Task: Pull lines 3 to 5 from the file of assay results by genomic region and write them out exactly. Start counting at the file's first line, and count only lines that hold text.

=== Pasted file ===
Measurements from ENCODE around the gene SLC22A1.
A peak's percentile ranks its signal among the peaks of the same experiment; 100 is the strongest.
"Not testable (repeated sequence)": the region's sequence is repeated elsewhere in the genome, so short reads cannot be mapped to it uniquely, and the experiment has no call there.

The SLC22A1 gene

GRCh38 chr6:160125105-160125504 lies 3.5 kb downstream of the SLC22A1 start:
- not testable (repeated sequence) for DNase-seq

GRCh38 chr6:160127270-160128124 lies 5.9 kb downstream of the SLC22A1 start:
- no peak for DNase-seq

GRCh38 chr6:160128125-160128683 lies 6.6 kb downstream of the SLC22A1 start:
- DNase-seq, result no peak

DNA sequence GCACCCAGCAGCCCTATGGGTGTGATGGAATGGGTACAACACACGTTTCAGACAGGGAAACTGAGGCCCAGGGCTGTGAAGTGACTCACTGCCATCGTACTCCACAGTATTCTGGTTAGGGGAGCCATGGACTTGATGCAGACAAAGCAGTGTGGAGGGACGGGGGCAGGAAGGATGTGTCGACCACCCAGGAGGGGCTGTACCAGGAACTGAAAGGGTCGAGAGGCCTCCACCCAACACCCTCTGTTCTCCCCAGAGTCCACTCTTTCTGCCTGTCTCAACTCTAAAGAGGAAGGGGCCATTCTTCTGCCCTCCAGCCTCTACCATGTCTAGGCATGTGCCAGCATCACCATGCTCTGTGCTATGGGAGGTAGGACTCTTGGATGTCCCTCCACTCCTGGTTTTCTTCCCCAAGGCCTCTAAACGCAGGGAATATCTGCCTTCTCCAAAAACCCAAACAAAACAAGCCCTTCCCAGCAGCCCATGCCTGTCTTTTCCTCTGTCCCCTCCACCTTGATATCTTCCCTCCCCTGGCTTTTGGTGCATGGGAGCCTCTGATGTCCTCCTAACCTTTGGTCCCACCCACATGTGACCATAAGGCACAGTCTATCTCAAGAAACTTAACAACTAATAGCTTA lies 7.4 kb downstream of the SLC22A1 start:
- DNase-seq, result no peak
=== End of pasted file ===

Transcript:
"Not testable (repeated sequence)": the region's sequence is repeated elsewhere in the genome, so short reads cannot be mapped to it uniquely, and the experiment has no call there.

The SLC22A1 gene

GRCh38 chr6:160125105-160125504 lies 3.5 kb downstream of the SLC22A1 start: